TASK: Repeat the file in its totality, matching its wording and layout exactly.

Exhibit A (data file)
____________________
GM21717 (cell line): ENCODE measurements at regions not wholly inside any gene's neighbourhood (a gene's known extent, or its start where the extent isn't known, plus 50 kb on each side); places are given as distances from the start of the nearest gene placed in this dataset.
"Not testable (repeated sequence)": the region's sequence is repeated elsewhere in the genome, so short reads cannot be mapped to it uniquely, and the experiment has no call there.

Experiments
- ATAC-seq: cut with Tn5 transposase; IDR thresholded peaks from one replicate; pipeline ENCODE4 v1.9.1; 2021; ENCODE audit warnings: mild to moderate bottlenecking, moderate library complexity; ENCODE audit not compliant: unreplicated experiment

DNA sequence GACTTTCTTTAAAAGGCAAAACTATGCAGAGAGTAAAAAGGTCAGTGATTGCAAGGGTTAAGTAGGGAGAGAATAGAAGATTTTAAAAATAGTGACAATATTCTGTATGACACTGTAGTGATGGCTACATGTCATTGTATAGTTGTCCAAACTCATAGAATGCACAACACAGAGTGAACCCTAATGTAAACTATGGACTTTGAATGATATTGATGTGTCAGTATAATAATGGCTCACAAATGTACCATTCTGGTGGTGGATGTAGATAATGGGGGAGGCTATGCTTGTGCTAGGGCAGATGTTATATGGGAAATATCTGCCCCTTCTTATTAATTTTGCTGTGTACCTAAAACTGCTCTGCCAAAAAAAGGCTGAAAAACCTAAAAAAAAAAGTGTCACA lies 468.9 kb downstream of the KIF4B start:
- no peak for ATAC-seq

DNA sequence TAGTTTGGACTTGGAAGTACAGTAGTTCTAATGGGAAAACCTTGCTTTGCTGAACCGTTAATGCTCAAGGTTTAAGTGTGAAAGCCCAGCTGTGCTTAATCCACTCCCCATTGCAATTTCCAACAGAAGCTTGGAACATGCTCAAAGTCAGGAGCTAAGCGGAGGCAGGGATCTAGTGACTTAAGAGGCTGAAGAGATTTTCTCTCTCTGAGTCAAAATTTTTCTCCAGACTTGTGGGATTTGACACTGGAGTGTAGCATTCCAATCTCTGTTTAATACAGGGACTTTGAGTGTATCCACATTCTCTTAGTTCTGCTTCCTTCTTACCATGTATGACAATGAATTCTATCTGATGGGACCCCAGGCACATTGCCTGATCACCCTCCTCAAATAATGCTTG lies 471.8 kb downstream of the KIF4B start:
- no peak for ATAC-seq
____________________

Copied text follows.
GM21717 (cell line): ENCODE measurements at regions not wholly inside any gene's neighbourhood (a gene's known extent, or its start where the extent isn't known, plus 50 kb on each side); places are given as distances from the start of the nearest gene placed in this dataset.
"Not testable (repeated sequence)": the region's sequence is repeated elsewhere in the genome, so short reads cannot be mapped to it uniquely, and the experiment has no call there.

Experiments
- ATAC-seq: cut with Tn5 transposase; IDR thresholded peaks from one replicate; pipeline ENCODE4 v1.9.1; 2021; ENCODE audit warnings: mild to moderate bottlenecking, moderate library complexity; ENCODE audit not compliant: unreplicated experiment

DNA sequence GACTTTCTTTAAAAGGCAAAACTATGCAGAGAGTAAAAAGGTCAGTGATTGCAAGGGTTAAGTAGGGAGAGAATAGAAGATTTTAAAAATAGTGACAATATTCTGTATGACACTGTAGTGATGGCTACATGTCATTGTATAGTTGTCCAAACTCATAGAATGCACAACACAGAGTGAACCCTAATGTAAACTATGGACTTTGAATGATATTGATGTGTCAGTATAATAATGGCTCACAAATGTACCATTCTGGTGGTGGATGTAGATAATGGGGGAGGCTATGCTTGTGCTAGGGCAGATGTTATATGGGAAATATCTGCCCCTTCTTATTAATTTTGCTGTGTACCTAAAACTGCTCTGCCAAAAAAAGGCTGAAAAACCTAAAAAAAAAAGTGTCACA lies 468.9 kb downstream of the KIF4B start:
- no peak for ATAC-seq

DNA sequence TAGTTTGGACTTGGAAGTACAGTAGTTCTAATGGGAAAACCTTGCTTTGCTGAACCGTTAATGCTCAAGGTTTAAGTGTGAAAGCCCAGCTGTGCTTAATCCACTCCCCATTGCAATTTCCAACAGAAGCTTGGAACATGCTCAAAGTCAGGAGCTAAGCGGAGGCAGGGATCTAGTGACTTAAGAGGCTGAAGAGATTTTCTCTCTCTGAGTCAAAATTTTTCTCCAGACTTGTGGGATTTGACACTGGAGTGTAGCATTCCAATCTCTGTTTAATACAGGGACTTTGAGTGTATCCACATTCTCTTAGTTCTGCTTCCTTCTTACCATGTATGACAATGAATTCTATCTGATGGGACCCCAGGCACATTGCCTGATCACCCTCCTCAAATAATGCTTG lies 471.8 kb downstream of the KIF4B start:
- no peak for ATAC-seq